It cannot be said that anonymity tends to bring out the best in people. The KKK’s slitted hoods, the masks warriors wear into battle, and the lonely basements occupied by Internet trolls encourage depths of nastiness and aggression that their perpetrators would not dare to display if they were individually identifiable. And now we have Yik Yak.
Like most of the Lehigh community, I had not heard of Yik Yak until I received an email about it from the Council for Equity and Community (CEC) on Sunday evening. Yik Yak, it turns out after a quick download, is an anonymous and location-based version of Twitter. People can post short thoughts (Yiks?) without an account or username, which are then broadcast to all other Yak-ers within a certain radius. And like most anonymous things on the Internet, many of the thoughts so broadcast are solipsistic, illogical and intentionally offensive. Some are racist, and a great many more are misogynistic and homophobic. Not to mention scatological.
The postings I have seen on Yik Yak (emanating from Lehigh) are not the products of great minds. Many are, further, hurtful and divisive, and they should not go unchallenged. To best formulate a challenge, it might be helpful to turn to the science of crowd behavior.
The effects of anonymity are actually rather more subtle than a simple “anonymity causes antisocial behavior” storyline implies. Certainly that can be the outcome. A classic study in social psychology, for example, observed that children who were anonymous (vs. identified by name) stole more candy while trick-or-treating, particularly if they were in a group.
It turns out that the nature of the group is the key. Anonymity does not seem to increase antisocial behavior per se, but rather increases conformity to what people believe is normative behavior in that situation. Anonymity reduces feelings of individual identity, but replaces them with a heightened sense of collective identity. As the individual self becomes less influential, people start looking to the behavior of others to determine how they should behave. As a result, anonymity can, on occasion, actually increase prosocial behavior – if that’s what the group is doing and is what the situation seems to demand. In many cases, of course, group norms are more antisocial and anonymity increases asshole-ishness (to use the scientific term).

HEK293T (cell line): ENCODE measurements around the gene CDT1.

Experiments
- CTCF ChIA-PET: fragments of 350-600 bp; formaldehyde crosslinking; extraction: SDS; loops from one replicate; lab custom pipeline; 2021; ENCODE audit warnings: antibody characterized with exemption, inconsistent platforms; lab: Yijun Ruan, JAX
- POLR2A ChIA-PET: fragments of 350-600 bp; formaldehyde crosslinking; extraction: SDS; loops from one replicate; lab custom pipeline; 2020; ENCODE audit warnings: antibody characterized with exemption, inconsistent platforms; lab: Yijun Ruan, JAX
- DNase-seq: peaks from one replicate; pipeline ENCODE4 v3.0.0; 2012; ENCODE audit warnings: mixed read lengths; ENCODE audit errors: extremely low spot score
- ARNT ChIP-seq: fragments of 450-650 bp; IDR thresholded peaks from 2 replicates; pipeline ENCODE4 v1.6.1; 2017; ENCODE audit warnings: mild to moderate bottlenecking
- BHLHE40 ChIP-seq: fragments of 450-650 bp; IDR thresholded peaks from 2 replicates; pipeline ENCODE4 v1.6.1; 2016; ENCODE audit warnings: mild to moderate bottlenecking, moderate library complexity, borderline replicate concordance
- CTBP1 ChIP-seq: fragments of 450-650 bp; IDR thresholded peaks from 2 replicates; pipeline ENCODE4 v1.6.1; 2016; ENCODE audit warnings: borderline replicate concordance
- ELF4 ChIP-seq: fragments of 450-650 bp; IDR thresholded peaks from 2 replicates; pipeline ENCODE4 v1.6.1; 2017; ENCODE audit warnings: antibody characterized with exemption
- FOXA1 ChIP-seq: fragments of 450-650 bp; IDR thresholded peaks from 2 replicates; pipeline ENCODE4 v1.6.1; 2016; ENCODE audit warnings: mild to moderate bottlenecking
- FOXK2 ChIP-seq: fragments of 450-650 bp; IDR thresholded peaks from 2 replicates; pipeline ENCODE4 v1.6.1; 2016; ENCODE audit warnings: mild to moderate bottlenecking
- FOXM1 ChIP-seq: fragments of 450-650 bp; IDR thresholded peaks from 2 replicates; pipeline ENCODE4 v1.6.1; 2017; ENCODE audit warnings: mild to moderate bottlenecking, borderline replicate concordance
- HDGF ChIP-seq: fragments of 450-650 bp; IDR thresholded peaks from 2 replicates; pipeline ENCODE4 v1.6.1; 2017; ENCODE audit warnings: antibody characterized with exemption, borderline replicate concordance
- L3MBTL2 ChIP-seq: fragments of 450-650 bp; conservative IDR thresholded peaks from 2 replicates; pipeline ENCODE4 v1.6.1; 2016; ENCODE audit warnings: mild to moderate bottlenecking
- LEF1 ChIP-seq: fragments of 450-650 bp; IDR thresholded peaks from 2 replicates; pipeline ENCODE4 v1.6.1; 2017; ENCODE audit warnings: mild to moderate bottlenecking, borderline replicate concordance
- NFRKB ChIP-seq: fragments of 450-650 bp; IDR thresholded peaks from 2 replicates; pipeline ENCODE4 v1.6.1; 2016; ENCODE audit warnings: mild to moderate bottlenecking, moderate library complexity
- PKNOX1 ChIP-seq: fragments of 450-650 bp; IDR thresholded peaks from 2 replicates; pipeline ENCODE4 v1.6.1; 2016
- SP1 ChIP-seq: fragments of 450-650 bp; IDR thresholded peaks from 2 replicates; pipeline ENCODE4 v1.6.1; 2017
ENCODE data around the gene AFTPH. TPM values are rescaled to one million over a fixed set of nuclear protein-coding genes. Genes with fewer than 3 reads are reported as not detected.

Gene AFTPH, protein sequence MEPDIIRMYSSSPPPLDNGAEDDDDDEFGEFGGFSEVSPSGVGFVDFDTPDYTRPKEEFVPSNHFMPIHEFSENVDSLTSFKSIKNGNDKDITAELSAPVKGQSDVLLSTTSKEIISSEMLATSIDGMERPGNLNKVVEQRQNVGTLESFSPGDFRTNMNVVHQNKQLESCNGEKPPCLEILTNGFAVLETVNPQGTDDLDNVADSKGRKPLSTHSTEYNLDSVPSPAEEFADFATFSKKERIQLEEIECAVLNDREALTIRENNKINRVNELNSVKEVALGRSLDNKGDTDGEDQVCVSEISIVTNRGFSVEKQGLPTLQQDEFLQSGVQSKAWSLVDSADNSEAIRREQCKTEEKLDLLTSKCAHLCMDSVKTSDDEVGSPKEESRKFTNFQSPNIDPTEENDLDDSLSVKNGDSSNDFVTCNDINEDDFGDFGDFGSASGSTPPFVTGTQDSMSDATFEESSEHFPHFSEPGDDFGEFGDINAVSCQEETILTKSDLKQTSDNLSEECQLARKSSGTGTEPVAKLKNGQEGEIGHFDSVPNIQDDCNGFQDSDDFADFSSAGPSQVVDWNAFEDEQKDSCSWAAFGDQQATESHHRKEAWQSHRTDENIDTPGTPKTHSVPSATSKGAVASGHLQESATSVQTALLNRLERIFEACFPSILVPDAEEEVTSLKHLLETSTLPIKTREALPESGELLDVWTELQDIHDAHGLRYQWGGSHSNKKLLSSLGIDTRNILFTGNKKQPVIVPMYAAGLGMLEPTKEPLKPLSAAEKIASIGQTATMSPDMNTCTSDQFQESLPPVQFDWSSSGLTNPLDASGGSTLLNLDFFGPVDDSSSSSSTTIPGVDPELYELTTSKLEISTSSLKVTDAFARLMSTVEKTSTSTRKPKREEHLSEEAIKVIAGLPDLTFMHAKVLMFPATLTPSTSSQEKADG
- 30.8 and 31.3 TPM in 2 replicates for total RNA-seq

Anonymity is not, in other words, inevitably disastrous. And the behavior of some of our students – which is currently pretty vile - cannot really be blamed on Yik Yak. I suspect that in response to the CEC’s email, many people have, like me, taken a look. A few find it attractive and have joined in. Most people, however, quickly and reasonably decide that it is not a place they want to be.
There have been calls for a boycott of the app. This is of dubious feasibility and moreover is a lost opportunity. If the effects of anonymity on behavior are driven by conformity to group norms, then the response must be to change those norms. The answer is not to boycott or avoid Yik Yak, but to flood it. To flood it with users who call out the sexists, the racists and the gay-bashers, who mock the stupid potty jokes, and who change the conversation. Two hundred new Lehigh Yak-ers – students and faculty – would drive out the diehard jerks. More importantly, it would change the behavior of the rest who have responded to anonymity by going along with the crowd. It will take some planning and organization, but let’s give them a new crowd to follow.
For further reference see:
Diener et al. (1976). Effects of deindividuation variables on stealing among Halloween trick-or-treaters. Journal of Personality and Social Psychology.
Reicher, Spears & Postmes. (1995). A social identity model of deindividuation phenomena. European Review of Social Psychology.